Thursday, August 21, 2014


As we are about to release a new design for BibSonomy, we would like to show you a bit of the beginnings of our system. When it started out in 2006 the website looked a lot like today and still totally different:

The first publication on BibSonomy was also published in 2006 as was the very first blog post.

At the moment we are testing the new bootstrap layout, which will hopefully be released soon:

So stay tuned and keep tagging!


Wednesday, August 13, 2014

Release 2.0.46

Hello BibSonomy folks,

today marks the release of BibSonomy 2.0.46. We integrated a bunch of new publication scrapers:

  • MDPI (
  • Oxford Journals (
  • The Lancet (

Aside from this, we fixed a number of small bugs such as a bug with tag recommendations. We updated the JabRef layouts and worked hard on the new layout. The layout is still in closed beta and will see its release in a future version.

Happy tagging

Wednesday, August 6, 2014

Feature of the Week: Developers Corner

As part of our process to open BibSonomy up for developers, we have re-designed the BibSonomy start page at Bitbucket:
The three blue boxes provide quick access to pages about developing for and with BibSonomy, integrating BibSonomy with other tools and services, and using BibSonomy for research. They help you to easily find the information you need. The three grey boxes at the bottom provide further information, e.g., news about BibSonomy, who's behind BibSonomy, and where to find help.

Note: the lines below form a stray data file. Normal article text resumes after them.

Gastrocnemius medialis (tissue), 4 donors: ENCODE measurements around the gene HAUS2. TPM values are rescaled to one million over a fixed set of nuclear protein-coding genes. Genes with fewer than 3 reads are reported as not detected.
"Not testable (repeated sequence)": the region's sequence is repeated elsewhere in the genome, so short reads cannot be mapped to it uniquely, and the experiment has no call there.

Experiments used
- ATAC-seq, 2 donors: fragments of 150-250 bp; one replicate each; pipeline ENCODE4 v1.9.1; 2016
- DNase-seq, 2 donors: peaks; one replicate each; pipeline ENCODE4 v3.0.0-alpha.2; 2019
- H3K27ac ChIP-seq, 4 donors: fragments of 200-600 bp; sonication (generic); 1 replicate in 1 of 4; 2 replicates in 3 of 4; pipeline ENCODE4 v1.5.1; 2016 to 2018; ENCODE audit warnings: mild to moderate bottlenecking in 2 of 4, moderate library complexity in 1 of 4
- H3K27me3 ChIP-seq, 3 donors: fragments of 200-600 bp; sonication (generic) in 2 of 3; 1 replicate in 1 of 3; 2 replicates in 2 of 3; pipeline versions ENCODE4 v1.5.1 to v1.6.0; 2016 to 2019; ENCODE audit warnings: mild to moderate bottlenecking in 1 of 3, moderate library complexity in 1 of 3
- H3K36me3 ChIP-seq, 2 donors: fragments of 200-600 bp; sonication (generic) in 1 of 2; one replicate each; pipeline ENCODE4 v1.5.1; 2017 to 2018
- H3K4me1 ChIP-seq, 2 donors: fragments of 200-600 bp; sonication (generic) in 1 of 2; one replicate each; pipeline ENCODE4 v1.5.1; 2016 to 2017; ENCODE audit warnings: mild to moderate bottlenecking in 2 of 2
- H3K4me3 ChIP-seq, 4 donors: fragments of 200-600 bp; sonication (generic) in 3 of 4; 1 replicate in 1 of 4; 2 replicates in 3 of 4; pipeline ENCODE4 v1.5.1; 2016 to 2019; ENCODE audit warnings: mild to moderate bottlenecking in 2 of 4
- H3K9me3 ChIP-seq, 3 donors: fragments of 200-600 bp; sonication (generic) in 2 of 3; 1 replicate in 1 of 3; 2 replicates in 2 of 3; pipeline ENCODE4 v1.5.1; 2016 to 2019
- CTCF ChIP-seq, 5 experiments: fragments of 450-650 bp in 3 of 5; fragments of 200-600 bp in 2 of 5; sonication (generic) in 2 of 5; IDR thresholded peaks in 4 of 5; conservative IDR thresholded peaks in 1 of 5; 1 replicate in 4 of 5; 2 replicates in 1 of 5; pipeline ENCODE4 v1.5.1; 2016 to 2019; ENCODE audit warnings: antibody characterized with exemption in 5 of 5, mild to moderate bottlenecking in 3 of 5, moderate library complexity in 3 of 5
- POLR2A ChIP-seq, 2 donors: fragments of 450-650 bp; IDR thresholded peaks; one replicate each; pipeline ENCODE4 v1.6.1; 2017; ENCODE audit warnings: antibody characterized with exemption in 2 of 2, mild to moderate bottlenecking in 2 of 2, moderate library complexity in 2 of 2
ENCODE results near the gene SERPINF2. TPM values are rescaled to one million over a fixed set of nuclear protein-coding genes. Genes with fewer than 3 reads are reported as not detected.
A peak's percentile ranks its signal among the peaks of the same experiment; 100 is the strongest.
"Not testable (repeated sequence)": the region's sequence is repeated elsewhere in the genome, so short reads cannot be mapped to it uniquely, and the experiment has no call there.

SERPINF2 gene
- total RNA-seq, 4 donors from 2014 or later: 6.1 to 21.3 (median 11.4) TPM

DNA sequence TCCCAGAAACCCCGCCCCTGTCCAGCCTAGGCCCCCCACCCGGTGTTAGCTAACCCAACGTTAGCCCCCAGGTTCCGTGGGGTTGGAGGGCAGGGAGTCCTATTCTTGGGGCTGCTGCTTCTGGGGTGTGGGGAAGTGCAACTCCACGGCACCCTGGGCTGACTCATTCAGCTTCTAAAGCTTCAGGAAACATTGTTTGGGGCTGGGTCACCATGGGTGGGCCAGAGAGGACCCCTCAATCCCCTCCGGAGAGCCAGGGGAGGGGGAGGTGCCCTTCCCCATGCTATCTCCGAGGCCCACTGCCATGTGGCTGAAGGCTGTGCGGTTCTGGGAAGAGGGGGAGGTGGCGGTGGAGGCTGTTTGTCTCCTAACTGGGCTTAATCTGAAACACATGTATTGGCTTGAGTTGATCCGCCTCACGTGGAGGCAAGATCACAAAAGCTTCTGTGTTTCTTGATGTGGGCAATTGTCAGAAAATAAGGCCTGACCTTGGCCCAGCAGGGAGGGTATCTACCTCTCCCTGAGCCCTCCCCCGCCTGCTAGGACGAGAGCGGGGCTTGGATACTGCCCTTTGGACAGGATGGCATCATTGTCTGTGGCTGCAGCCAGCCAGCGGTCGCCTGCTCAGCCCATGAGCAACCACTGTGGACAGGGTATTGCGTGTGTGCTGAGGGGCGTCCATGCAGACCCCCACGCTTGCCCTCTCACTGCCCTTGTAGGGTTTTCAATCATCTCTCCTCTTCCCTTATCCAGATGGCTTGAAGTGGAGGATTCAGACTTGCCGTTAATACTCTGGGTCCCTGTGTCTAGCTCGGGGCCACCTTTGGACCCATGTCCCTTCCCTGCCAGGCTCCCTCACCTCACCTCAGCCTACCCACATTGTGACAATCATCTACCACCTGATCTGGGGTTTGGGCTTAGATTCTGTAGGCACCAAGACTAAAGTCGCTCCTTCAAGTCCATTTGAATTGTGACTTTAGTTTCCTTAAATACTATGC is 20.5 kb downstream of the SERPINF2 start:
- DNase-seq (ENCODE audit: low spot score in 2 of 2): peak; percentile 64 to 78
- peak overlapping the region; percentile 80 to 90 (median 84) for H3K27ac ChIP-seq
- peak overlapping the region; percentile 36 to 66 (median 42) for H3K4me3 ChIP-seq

In addition, the API documentation has been greatly improved during the last weeks. All developers definitely should have a loon on it and on the other relevant wiki pages.

Have a look at the new page and as always ... happy tagging!

Sunday, August 3, 2014

BibSonomy gets a new front-end

We're currently working hard on a new user interface for BibSonomy. In the past, we've had lots of hints on how to optimize the layout, accessibility, and usability. We're scientists and programmers but we aren't product designers or experts of human computer interaction. So we've decided to use a framework that helps us to implement all these necessary improvements.

There are lots of front-end frameworks out there. We’ve chosen Bootstrap for the following reasons:

  1. Bootstrap is open source and freely available
  2. It supports responsive web design. It is very hard for a community of an open source project to develop and maintain two front-ends. With Bootstrap we develop code once-only and it works for computer screens, tablets (like the iPad), and smartphones
  3. Bootstrap is widely used. The look and feel of all elements is familiar. 
  4. And of course, it looks great ☺

The aim of a new front-end is to achieve an easier way to interact with BibSonomy. For this, we’ve defined a few rules, which we try to implement with the switch to Bootstrap.

  1. Give  all elements room to breathe! Currently, there are too many control elements spread over areas that are too small.
  2. Use larger fonts! Large fonts create larger clearness and better readability on mobile devices.
  3. If possible, use existing standard elements of Bootstrap. The elements of Bootstrap are approved and established. They are tested on different devices and browsers.
  4. Help the user where he/she needs help. With the last front-end redesign, we have added a lot of help and hints. Now we want to use it so it supports the user even better.
  5. Keep navigation menus clear. Easier menu structures helps users to find what they are looking for.

Finally, I would like to give you some insights in the new front-end:

post list and the new user menu

Publication details page

friends overview page

Mobile view

Tablet view

View for computer screens
We hope you like what you see. More information and release dates coming soon.

Keep happy and tagging!